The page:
The identity and economic prospects of Canadian small and rural communities are tied tightly with the health of their central business districts. Since the 1950s and the advent of the car society and the growth of outlying shopping areas and suburbs, our downtowns have seen a steady erosion in their importance, a change in their function, and, in some places, an unwelcome dowdiness. Often times, it just takes one or two prominent under-used or empty downtown properties to set the tone for the area. For many residents, it is those properties that create their discouraged views of the health and attractiveness of the downtown.
The Impact Real Estate (IRE) program is a concept developed by Impact & Main. It is a social impact investment plan that uses social enterprises and an incubation program to turn properties back into productive use while at the same time introducing a new vibe and new businesses to the downtown. The goal is to transform the downtown into a centre of innovation and entrepreneurship and to change residents’ ideas and minds about the desirability of the downtown as a place to shop, do business, and relax.
The IRE project is designed to tackle the twin challenges facing many small and rural communities – the difficulties of attracting outside investment and the creation of an environment that supports risk taking and encourages innovative businesses. It is a customized solution designed to attract social impact investors and help democratize investment and commercial real estate ownership by giving residents the opportunity to invest in their downtown.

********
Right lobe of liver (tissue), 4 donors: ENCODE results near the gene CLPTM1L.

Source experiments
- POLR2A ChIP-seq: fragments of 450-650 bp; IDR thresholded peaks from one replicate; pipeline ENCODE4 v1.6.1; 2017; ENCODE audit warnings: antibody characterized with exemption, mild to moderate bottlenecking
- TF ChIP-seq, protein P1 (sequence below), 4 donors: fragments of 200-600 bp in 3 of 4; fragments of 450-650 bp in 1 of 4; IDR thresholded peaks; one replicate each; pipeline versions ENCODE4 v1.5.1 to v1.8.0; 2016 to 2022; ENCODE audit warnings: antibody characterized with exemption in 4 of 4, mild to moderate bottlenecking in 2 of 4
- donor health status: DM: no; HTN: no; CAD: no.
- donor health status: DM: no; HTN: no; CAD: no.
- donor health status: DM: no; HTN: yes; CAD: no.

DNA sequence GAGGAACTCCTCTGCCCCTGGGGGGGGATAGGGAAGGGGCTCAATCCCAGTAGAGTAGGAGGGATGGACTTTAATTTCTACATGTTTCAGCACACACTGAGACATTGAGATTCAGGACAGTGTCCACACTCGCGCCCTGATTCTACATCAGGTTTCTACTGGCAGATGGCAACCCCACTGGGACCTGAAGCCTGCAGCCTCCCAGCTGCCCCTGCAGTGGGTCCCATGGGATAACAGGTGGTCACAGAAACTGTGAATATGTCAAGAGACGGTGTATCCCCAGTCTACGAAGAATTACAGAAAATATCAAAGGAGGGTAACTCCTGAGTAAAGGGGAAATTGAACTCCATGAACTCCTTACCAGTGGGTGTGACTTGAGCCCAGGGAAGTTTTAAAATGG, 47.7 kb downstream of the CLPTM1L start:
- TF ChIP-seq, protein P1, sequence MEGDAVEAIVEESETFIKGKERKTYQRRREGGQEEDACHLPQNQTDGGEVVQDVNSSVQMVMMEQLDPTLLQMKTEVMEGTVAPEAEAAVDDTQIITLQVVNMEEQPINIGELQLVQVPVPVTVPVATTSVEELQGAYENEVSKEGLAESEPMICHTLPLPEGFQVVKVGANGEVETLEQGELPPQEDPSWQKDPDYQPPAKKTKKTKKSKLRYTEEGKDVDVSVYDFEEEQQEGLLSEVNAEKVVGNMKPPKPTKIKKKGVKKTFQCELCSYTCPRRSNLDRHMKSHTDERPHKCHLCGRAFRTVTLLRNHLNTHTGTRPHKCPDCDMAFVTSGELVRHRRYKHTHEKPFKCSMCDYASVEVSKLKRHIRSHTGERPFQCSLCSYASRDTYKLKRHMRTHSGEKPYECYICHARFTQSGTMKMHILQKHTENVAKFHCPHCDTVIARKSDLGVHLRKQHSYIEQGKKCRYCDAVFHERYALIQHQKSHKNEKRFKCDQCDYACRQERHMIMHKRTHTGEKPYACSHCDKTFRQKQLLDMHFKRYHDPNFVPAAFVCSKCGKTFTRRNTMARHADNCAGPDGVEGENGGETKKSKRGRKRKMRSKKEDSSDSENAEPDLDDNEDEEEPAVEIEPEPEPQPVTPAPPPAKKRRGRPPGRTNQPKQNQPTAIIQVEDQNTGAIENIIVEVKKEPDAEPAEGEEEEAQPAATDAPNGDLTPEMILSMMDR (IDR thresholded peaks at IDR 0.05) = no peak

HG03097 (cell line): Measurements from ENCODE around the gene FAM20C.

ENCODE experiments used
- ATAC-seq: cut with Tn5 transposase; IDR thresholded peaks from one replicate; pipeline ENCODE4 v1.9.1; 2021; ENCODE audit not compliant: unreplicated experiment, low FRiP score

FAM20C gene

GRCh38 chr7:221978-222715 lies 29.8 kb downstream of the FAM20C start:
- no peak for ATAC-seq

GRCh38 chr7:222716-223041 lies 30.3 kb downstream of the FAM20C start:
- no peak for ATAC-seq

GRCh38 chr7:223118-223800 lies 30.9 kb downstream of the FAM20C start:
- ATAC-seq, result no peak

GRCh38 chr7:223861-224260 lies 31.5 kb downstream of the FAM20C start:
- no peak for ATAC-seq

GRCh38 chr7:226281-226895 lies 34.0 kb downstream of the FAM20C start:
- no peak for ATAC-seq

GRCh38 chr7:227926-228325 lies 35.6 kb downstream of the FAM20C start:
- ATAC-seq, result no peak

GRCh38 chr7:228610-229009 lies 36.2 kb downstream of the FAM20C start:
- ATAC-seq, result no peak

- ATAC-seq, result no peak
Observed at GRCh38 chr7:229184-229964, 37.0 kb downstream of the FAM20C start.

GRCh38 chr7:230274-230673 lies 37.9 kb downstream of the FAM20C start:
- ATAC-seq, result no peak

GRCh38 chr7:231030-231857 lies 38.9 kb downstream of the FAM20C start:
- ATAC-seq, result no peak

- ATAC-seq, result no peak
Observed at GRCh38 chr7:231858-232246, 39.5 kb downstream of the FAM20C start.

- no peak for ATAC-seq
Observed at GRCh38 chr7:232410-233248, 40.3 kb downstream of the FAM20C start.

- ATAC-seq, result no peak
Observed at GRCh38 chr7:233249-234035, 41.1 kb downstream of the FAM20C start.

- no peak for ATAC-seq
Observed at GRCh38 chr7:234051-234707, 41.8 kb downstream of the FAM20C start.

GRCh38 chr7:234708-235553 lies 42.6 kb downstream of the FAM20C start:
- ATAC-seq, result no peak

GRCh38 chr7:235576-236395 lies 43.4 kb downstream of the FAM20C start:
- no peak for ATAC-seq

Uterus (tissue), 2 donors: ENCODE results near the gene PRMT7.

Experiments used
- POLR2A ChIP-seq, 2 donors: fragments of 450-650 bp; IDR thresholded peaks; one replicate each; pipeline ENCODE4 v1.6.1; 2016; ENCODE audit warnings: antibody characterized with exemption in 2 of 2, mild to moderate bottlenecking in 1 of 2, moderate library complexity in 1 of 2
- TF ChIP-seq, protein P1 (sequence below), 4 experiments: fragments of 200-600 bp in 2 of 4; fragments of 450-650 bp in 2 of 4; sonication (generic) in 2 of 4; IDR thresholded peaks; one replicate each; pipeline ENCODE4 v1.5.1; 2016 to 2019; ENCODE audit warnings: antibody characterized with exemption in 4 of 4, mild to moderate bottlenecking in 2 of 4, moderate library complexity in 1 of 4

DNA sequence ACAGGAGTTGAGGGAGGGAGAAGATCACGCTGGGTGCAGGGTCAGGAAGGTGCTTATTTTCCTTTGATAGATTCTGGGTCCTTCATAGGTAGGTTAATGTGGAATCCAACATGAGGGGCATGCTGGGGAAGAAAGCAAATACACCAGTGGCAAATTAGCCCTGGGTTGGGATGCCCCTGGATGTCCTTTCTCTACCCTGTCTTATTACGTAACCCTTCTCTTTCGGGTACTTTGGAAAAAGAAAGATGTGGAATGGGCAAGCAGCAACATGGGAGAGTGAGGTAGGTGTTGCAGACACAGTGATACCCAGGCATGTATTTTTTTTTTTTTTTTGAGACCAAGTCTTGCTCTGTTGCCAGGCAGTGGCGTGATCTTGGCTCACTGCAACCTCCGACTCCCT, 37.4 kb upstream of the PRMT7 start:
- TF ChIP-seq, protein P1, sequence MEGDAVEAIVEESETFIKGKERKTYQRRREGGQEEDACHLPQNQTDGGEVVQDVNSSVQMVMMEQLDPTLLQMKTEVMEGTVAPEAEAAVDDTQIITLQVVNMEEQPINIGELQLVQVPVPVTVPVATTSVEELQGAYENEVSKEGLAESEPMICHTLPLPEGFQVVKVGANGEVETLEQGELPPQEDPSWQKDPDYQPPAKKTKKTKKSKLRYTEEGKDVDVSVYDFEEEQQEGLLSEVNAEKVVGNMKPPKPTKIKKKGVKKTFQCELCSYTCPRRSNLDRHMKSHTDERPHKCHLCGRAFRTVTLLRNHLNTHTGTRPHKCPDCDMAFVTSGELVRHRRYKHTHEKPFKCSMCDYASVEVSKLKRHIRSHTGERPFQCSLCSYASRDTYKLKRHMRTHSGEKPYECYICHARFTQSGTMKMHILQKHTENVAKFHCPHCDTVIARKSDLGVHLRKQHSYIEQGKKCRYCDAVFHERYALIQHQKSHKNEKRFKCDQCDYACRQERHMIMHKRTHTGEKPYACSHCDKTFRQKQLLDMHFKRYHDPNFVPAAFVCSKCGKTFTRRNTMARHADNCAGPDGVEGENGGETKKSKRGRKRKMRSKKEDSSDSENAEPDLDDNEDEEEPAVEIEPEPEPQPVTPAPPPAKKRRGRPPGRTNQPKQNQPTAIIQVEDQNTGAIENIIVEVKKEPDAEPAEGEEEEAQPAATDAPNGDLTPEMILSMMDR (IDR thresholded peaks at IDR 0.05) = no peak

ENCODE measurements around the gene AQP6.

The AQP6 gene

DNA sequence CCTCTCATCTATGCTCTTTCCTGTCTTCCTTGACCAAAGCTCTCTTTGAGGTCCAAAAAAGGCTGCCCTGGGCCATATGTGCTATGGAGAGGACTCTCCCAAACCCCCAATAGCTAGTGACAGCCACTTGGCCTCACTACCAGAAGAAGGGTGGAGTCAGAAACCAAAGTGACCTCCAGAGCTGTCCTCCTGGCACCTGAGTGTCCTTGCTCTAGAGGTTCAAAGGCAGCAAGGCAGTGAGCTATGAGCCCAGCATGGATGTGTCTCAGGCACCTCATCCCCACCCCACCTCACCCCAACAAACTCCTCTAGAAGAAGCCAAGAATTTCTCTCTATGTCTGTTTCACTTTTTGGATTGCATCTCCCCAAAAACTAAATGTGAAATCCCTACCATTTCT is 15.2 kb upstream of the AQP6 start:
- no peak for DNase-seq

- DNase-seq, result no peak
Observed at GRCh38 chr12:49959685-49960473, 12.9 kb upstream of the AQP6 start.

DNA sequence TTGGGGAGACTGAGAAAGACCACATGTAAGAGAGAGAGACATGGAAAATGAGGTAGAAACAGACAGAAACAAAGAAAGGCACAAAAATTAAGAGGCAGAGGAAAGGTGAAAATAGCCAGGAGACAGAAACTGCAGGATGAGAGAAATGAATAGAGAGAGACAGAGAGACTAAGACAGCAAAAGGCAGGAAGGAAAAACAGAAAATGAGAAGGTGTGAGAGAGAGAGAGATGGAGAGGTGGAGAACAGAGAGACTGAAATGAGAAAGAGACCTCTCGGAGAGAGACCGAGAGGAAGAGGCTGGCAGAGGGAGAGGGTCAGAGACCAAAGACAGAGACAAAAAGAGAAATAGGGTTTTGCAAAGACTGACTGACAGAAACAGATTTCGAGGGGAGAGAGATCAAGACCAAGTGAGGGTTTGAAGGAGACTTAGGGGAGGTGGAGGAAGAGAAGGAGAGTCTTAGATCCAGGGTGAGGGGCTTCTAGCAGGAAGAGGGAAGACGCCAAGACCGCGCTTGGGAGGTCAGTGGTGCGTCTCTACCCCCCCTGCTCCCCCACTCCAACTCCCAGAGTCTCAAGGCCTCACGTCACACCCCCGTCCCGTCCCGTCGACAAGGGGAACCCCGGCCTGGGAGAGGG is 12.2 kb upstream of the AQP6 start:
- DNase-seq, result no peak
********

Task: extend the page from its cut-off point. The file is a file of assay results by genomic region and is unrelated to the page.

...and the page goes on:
Greater Napanee was chosen as a pilot community for the feasibility study of the IRE concept. Impact & Main hoped to develop a model that would:
- Help struggling downtowns revitalize, evoking civic pride
- Build entrepreneurship supported through incubation and innovation
- Combat youth out-migration through fostering leadership
- Create economic diversification through new business support services
- And, provide existing businesses needed support through growth and succession planning advice
At the beginning of the project, we quickly settled on the former Carnegie Library as the site of the Hub. We prepared preliminary concepts and detailed financial projections including identifying several alternative operating models. Ultimately, we were not able to develop a positive ROI for a Carnegie Library project.
Since early 2018, we have attempted to locate another suitable downtown property to house the hub within the ROI model that was created and have been unsuccessful to-date.